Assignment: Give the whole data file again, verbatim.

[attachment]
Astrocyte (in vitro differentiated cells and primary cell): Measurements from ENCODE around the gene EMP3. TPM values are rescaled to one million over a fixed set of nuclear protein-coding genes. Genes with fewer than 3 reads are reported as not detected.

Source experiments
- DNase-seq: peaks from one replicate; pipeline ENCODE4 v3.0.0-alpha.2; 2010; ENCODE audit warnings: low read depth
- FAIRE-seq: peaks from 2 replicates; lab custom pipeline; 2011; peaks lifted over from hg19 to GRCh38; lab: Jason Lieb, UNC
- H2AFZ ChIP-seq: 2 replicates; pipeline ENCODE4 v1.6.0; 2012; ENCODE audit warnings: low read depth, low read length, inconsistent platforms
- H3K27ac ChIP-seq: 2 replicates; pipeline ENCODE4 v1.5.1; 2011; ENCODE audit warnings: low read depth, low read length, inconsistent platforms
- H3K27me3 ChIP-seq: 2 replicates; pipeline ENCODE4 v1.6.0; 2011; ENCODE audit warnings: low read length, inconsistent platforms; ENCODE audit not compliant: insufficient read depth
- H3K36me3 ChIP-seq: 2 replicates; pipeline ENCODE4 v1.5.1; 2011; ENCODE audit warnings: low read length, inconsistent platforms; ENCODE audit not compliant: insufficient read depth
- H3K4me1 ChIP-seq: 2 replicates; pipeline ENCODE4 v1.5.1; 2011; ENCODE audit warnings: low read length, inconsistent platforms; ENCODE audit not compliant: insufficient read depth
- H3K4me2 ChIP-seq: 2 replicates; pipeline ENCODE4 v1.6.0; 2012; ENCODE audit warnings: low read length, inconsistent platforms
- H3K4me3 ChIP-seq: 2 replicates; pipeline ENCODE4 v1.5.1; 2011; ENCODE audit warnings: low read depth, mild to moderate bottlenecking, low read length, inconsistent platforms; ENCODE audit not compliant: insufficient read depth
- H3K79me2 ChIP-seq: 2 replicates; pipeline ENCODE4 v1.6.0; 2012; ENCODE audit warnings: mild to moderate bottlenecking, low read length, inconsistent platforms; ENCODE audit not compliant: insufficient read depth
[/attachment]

Astrocyte (in vitro differentiated cells and primary cell): Measurements from ENCODE around the gene EMP3. TPM values are rescaled to one million over a fixed set of nuclear protein-coding genes. Genes with fewer than 3 reads are reported as not detected.

Source experiments
- DNase-seq: peaks from one replicate; pipeline ENCODE4 v3.0.0-alpha.2; 2010; ENCODE audit warnings: low read depth
- FAIRE-seq: peaks from 2 replicates; lab custom pipeline; 2011; peaks lifted over from hg19 to GRCh38; lab: Jason Lieb, UNC
- H2AFZ ChIP-seq: 2 replicates; pipeline ENCODE4 v1.6.0; 2012; ENCODE audit warnings: low read depth, low read length, inconsistent platforms
- H3K27ac ChIP-seq: 2 replicates; pipeline ENCODE4 v1.5.1; 2011; ENCODE audit warnings: low read depth, low read length, inconsistent platforms
- H3K27me3 ChIP-seq: 2 replicates; pipeline ENCODE4 v1.6.0; 2011; ENCODE audit warnings: low read length, inconsistent platforms; ENCODE audit not compliant: insufficient read depth
- H3K36me3 ChIP-seq: 2 replicates; pipeline ENCODE4 v1.5.1; 2011; ENCODE audit warnings: low read length, inconsistent platforms; ENCODE audit not compliant: insufficient read depth
- H3K4me1 ChIP-seq: 2 replicates; pipeline ENCODE4 v1.5.1; 2011; ENCODE audit warnings: low read length, inconsistent platforms; ENCODE audit not compliant: insufficient read depth
- H3K4me2 ChIP-seq: 2 replicates; pipeline ENCODE4 v1.6.0; 2012; ENCODE audit warnings: low read length, inconsistent platforms
- H3K4me3 ChIP-seq: 2 replicates; pipeline ENCODE4 v1.5.1; 2011; ENCODE audit warnings: low read depth, mild to moderate bottlenecking, low read length, inconsistent platforms; ENCODE audit not compliant: insufficient read depth
- H3K79me2 ChIP-seq: 2 replicates; pipeline ENCODE4 v1.6.0; 2012; ENCODE audit warnings: mild to moderate bottlenecking, low read length, inconsistent platforms; ENCODE audit not compliant: insufficient read depth